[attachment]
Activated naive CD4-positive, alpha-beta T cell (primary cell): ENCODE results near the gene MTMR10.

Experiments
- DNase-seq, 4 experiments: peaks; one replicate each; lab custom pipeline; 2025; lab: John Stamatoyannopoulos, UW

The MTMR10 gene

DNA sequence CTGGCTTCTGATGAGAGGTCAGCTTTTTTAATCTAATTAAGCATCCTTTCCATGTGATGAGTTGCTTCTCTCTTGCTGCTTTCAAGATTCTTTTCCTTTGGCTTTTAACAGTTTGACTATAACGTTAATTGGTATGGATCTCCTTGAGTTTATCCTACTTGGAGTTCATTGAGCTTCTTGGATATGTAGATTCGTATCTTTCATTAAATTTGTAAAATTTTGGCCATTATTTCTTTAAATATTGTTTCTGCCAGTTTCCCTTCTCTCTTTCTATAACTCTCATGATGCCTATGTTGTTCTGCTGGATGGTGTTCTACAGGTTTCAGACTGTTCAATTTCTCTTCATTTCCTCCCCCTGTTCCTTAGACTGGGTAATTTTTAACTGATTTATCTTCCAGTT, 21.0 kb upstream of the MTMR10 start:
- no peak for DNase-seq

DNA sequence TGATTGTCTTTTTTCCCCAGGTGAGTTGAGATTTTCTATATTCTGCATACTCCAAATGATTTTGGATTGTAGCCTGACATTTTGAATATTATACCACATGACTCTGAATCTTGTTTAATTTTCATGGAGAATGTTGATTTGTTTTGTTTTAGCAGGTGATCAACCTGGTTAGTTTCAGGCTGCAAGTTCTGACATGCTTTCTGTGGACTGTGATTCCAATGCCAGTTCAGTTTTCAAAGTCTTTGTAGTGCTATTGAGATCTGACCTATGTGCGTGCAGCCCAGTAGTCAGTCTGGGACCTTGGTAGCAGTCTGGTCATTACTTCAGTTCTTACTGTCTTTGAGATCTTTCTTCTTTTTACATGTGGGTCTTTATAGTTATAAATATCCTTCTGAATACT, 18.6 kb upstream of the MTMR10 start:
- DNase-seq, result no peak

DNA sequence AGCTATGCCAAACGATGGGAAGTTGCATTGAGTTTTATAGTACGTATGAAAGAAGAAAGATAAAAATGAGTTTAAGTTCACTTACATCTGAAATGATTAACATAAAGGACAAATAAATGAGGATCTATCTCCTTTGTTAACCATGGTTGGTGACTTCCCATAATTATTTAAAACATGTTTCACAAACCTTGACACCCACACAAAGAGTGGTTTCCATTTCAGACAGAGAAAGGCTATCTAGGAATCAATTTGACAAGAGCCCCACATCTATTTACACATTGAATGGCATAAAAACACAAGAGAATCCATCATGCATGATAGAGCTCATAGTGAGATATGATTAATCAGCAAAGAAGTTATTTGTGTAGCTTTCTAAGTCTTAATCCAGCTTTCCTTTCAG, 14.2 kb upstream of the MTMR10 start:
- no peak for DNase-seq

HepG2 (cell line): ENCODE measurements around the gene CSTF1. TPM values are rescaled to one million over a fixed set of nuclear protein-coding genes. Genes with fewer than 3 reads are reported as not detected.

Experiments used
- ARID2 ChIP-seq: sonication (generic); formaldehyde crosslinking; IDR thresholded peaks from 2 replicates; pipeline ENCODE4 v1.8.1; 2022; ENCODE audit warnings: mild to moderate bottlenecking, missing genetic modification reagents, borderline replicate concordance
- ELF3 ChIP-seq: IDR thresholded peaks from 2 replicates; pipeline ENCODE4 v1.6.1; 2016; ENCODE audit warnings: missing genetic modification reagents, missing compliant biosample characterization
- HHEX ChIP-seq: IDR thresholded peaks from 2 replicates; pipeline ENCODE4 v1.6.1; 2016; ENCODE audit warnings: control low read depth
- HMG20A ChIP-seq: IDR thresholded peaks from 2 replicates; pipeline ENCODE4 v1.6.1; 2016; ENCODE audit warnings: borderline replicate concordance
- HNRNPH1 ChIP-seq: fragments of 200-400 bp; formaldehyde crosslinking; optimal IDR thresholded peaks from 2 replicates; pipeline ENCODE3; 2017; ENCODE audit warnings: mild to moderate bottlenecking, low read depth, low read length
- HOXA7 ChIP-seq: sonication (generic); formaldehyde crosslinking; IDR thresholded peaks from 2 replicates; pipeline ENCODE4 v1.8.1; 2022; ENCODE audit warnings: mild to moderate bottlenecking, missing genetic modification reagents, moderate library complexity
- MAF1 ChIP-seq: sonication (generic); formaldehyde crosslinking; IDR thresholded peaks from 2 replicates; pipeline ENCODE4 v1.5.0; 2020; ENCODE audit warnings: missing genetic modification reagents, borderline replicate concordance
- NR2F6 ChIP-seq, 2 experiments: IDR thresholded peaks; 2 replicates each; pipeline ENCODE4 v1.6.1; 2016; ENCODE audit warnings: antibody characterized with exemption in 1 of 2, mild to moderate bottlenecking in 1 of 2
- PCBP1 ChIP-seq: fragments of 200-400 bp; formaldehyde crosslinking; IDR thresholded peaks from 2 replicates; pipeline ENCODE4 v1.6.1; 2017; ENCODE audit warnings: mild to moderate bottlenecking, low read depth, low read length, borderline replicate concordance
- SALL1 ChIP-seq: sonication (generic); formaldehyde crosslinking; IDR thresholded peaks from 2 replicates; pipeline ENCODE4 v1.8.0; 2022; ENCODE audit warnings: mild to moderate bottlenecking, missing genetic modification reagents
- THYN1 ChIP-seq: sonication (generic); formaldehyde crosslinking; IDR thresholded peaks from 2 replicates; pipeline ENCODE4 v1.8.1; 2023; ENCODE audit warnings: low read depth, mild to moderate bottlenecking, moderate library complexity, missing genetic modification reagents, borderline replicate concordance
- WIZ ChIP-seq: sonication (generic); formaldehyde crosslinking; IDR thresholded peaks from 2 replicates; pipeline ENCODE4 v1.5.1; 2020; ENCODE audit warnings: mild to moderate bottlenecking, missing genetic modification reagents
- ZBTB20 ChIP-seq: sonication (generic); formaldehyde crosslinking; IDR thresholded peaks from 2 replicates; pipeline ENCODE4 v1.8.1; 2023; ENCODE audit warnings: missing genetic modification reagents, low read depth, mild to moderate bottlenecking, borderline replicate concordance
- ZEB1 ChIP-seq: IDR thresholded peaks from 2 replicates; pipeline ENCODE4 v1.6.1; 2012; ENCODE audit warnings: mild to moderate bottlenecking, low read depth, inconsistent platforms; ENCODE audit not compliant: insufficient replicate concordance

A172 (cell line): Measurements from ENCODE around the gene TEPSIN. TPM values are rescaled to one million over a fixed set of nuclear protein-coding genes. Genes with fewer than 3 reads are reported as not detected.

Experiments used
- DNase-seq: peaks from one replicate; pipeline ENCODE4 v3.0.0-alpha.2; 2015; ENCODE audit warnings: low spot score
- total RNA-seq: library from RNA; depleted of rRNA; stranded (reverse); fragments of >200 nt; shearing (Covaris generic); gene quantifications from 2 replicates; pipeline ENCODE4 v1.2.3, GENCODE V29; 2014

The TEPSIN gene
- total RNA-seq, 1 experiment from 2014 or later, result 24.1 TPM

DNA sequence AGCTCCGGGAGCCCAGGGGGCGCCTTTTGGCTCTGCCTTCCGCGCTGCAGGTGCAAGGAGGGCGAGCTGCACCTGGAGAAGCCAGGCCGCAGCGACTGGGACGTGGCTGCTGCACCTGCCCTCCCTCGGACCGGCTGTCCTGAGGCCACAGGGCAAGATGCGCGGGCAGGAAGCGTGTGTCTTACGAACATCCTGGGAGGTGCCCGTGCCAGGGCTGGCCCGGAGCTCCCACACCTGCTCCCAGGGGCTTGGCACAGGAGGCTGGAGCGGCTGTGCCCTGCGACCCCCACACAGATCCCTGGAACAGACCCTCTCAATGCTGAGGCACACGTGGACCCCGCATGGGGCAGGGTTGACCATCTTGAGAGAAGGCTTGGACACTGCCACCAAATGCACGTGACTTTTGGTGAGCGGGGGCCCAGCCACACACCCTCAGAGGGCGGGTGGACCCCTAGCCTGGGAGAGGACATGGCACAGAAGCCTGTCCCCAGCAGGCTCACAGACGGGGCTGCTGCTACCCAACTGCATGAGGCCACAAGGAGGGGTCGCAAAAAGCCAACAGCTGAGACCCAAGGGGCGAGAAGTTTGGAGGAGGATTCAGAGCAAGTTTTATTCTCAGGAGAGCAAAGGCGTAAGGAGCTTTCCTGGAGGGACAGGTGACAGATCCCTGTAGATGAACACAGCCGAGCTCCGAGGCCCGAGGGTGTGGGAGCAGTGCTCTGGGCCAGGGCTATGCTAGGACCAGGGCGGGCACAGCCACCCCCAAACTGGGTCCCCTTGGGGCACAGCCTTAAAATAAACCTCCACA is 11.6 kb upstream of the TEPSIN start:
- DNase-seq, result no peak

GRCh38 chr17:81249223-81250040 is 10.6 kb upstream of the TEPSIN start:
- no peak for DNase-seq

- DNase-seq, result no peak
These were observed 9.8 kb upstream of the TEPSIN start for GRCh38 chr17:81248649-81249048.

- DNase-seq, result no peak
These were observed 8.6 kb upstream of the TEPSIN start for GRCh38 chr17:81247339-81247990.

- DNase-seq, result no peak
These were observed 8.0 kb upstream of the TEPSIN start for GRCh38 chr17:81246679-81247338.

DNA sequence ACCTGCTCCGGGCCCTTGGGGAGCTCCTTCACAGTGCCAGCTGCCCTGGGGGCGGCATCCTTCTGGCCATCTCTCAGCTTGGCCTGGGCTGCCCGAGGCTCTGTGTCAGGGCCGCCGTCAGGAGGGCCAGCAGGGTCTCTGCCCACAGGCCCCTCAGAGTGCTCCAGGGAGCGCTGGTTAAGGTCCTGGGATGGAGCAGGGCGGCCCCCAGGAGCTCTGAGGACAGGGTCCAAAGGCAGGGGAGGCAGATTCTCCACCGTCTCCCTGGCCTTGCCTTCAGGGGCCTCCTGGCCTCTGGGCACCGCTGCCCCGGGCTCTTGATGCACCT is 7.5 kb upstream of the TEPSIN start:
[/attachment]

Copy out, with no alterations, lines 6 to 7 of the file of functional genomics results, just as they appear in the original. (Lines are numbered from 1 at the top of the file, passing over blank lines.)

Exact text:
- no peak for DNase-seq

DNA sequence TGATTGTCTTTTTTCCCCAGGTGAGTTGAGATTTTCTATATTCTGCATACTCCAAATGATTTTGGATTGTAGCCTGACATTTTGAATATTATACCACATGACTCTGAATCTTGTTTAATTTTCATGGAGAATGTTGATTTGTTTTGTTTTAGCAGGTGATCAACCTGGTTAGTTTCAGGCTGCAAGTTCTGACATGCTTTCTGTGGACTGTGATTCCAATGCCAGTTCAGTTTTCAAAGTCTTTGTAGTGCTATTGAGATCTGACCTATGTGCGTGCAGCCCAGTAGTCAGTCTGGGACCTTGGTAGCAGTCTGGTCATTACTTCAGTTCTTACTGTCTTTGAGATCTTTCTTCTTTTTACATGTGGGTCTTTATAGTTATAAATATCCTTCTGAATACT, 18.6 kb upstream of the MTMR10 start: